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PIGMENT NEPHROPATHY IN BATTLE CASUALTIES

HOWARD E. SNYDER, M.D.; JAMES W. CULBERTSON, M.D.
Arch Surg. 1948;56(5):651-671. doi:10.1001/archsurg.1948.01240010661010.
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THE DEVELOPMENT of progressive oliguria and anuria in battle casualties resuscitated from shock and apparently on the road to recovery following extensive surgical procedures, led to the death of a significant number of severely wounded soldiers. Death usually occurred between the fourth and eighth days after the wound was incurred. At autopsy the kidneys were observed to be somewhat enlarged, and on microscopic examination pigment casts were seen in the distal convoluted and collecting tubules. The proximal tubules were dilated, and a varying degree of necrosis of the distal tubules was observed, with some inflammatory reaction in the adjacent stroma. The capillary tufts in the glomeruli showed no changes, but there was in some cases slight swelling of the cells in Bowman's capsule. This lesion has been variously termed pigment nephropathy, hemoglobinuric nephrosis and lower nephron nephrosis.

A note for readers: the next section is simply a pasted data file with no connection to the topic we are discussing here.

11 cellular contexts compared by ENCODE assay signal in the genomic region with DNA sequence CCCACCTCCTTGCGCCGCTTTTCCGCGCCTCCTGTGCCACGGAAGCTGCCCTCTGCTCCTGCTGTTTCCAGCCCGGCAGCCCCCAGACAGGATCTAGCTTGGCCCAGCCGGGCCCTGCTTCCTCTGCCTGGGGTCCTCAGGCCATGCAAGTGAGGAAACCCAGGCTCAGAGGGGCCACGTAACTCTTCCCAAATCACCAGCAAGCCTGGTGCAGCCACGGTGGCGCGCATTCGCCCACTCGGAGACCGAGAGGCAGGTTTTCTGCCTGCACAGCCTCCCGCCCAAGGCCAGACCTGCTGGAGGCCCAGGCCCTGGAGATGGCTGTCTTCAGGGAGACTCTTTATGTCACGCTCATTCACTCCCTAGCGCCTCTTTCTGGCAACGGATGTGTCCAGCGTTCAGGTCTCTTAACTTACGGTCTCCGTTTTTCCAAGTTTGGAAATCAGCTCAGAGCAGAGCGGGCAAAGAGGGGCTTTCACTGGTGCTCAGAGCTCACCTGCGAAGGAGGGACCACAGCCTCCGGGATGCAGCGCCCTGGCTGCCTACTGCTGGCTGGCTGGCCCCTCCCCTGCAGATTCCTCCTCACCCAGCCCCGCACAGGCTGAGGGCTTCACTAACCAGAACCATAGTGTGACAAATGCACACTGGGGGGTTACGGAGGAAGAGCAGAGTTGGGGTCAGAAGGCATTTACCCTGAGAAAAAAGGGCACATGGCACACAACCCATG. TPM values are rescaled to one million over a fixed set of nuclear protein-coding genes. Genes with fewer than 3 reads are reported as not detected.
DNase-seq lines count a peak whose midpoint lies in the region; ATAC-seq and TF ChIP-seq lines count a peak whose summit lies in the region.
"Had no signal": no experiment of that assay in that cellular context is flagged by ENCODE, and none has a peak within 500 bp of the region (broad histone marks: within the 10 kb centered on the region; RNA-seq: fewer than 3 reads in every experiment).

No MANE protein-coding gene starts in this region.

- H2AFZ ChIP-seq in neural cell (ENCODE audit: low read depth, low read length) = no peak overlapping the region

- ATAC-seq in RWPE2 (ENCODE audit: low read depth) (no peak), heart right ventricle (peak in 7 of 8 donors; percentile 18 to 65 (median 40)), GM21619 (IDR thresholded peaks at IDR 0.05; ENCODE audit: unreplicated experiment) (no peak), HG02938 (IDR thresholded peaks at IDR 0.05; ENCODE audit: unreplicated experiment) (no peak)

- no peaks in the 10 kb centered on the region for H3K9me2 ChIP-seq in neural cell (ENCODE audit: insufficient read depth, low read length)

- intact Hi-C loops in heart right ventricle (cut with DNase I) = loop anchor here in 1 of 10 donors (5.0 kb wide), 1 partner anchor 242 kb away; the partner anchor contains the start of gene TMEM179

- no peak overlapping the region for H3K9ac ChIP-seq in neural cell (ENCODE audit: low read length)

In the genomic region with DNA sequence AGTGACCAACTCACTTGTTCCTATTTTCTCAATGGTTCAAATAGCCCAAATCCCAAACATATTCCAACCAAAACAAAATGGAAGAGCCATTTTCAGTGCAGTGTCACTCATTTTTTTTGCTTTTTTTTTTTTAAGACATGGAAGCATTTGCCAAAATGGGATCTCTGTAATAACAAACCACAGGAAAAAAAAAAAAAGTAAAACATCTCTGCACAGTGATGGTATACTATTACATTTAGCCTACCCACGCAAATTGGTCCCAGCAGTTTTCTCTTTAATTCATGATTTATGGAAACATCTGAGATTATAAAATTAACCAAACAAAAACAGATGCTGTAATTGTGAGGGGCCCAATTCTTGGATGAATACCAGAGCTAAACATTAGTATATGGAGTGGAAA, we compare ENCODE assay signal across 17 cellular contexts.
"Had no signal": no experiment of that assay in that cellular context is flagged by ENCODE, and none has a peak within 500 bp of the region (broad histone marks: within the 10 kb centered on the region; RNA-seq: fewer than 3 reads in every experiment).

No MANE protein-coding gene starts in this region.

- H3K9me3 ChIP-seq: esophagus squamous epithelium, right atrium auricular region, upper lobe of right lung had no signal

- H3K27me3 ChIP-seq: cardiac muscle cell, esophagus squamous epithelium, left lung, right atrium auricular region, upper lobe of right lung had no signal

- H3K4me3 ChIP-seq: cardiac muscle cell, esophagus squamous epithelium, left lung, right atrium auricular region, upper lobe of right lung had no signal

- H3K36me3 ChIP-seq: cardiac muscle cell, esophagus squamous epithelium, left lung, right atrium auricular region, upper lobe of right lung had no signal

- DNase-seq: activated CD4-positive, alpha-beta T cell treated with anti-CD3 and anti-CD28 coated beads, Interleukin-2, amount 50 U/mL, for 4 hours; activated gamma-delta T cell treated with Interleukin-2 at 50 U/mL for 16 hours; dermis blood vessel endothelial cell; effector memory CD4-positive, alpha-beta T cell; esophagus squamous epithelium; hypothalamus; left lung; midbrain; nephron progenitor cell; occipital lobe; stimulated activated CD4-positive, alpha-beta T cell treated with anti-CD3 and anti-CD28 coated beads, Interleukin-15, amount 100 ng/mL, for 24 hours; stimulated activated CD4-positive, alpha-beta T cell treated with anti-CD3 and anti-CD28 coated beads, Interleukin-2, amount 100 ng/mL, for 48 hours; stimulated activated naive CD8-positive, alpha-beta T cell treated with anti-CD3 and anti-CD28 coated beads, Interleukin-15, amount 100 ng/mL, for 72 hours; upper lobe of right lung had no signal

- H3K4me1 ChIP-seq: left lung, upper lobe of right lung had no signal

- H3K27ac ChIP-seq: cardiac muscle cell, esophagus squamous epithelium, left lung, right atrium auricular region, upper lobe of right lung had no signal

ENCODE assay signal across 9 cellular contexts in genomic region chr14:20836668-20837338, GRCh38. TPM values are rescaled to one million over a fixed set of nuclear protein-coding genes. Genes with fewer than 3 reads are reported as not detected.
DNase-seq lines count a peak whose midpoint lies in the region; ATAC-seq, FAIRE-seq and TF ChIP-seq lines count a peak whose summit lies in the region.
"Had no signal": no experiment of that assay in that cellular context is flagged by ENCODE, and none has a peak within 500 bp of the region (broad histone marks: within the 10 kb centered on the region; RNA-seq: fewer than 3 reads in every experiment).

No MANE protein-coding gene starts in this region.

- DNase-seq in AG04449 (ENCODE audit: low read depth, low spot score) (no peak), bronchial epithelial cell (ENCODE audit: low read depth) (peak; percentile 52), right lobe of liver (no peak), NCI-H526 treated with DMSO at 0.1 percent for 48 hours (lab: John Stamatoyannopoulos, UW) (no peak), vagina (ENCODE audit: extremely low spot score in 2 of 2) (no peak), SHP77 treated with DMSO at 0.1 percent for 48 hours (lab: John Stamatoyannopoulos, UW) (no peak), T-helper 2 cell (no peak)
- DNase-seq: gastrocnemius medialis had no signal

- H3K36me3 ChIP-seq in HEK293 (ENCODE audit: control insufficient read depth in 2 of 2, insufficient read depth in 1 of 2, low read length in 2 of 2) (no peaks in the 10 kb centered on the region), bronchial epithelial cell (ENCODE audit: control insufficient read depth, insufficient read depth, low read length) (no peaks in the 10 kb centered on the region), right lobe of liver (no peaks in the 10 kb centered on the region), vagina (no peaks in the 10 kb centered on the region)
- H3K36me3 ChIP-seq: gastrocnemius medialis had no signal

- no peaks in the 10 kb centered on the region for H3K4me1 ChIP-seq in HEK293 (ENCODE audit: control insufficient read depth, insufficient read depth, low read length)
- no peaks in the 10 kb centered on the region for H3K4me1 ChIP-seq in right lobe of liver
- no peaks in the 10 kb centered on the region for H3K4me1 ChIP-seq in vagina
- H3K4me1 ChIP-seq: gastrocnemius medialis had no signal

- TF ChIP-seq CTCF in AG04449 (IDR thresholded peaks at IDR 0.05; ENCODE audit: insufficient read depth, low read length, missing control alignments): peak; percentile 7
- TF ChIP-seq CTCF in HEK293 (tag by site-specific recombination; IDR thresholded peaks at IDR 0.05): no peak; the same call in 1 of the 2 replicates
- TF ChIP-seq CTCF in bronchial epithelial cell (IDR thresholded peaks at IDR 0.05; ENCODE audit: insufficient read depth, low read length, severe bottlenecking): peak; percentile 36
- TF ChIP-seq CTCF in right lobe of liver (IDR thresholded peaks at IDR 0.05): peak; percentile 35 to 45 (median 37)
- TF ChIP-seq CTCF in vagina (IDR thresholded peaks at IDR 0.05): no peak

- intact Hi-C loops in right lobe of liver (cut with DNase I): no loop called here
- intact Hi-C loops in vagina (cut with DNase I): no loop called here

Between Jan. 1, 1944 and the end of May, 1945, 1,631 soldiers died

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